What the May 2023 Federal Budget Means for Business Owners
The 2023 Federal Budget was announced on Tuesday 9 May 2023, with a focus on cost-of-living relief and modernising our economy.
There were only a few key tax and superannuation changes announced, which is good news. However, no mention was made of the previously announced Stage 3 Income Tax cuts that are planned to begin on 1 July 2024, and this has made many people wonder if the Government may cancel them next year.
There were 2 very important things not mentioned in the 2023 Budget that may affect you as a business owner:
- With Temporary Full Expensing finishing on 30 June 2023 and its replacement with a Small Business Instant Asset Write-off capped at $20,000, a business that sells or trades in a motor vehicle would have 100% of its sale price included in taxable income in the year it is sold if it fully expensed its purchase in an earlier year. For example, if a business trades in a vehicle (that was fully expensed) for $50,000 and purchases another vehicle for $60,000 in 2024, $50,000 will be included in its taxable income but only a portion of the $60,000 purchase price of the new vehicle will be allowed as a depreciation tax deduction. This may result in significantly higher tax payable by the business compared with previous years.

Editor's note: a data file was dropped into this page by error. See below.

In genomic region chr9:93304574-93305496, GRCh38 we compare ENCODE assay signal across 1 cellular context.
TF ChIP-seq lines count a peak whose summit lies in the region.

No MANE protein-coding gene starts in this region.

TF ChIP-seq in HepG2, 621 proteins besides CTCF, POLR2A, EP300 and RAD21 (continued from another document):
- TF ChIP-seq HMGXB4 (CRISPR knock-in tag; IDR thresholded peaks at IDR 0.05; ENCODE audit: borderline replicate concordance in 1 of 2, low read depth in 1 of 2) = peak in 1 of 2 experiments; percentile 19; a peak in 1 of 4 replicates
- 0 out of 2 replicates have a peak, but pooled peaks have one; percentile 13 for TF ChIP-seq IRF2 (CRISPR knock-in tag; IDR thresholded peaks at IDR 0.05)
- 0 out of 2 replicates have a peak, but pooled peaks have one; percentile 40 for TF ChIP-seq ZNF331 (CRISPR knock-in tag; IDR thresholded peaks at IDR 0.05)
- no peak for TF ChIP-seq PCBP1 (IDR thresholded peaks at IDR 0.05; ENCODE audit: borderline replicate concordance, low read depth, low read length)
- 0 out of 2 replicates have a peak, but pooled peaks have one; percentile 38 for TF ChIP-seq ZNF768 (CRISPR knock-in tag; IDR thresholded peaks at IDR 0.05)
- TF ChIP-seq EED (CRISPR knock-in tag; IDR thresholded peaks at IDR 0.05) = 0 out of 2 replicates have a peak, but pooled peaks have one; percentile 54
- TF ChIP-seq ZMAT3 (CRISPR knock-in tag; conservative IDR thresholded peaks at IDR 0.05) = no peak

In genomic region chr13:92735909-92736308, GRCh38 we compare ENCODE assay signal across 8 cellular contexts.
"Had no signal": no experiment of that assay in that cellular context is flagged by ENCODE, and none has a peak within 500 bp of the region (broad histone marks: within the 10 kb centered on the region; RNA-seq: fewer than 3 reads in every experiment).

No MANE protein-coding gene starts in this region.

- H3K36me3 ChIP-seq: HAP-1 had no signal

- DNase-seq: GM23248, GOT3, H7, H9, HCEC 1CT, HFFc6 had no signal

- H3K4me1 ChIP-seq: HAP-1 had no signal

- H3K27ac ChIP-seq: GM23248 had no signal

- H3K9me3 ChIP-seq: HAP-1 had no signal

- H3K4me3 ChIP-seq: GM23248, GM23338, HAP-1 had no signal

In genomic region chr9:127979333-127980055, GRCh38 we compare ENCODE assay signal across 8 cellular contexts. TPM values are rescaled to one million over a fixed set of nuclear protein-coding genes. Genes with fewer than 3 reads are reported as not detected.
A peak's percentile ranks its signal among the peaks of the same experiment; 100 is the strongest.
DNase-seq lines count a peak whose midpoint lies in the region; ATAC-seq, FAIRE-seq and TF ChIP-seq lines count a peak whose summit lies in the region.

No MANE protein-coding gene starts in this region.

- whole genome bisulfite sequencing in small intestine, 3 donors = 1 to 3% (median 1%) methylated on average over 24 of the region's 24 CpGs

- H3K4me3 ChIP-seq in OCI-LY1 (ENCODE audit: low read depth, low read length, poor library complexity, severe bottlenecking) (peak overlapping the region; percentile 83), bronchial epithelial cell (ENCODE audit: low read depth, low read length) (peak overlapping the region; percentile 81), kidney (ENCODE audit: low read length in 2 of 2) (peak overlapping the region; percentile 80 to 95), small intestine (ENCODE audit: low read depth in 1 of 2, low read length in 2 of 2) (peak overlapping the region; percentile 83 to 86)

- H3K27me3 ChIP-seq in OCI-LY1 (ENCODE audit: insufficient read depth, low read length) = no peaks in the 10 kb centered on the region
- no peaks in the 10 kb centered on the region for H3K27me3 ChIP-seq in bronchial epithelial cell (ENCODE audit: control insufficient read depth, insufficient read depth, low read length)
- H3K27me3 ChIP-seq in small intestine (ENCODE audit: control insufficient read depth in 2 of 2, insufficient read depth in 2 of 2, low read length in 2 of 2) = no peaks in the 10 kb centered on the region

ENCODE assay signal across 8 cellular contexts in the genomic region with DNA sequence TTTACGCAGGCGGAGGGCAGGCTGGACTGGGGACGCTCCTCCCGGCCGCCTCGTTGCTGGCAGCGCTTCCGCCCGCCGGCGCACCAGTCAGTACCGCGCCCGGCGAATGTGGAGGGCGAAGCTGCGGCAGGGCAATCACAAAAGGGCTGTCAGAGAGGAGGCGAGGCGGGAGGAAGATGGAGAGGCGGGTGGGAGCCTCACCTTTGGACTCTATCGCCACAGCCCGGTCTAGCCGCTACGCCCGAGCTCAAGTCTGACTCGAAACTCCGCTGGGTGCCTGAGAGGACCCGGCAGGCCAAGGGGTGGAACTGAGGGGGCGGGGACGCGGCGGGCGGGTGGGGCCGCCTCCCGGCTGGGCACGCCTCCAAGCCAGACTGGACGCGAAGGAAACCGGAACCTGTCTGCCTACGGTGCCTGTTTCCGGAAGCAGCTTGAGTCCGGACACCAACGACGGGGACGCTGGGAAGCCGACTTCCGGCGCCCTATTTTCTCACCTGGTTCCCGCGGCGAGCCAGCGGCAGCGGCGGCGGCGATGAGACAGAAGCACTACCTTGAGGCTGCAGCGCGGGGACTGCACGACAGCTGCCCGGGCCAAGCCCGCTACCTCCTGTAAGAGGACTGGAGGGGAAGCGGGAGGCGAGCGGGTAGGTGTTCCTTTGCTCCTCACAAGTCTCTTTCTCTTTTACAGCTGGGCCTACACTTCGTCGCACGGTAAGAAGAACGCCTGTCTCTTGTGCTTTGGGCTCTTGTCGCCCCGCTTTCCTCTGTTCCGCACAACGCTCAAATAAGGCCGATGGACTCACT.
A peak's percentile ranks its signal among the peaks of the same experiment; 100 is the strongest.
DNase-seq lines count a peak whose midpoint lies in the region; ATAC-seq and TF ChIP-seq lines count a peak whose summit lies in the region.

- The Low and Middle Income Tax Offset was not extended by the Government. This means individuals who received up to $1,500 in extra tax refunds last year will not receive them again in 2023.
Here is a brief summary of the Budget updates relevant to the majority of our clients:
To get the maximum benefits from the new measures announced in the 2023 Federal Budget, please contact us immediately to book in your 2023 Tax Planning meeting with us.
We look forward to assisting you!
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The content of this newsletter is general in nature. It does not constitute specific advice and readers are encouraged to consult their Ruddicks adviser on any matters of interest. Ruddicks accepts no liability for errors or omissions, or for any loss or damage suffered as a result of any person acting without such advice. This information is current as at 17 May 2023, and was published around that time. Ruddicks particularly accepts no obligation or responsibility for updating this publication for events, including changes to the law, the Australian Taxation Office’s interpretation of the law, or Government announcements arising after that time.
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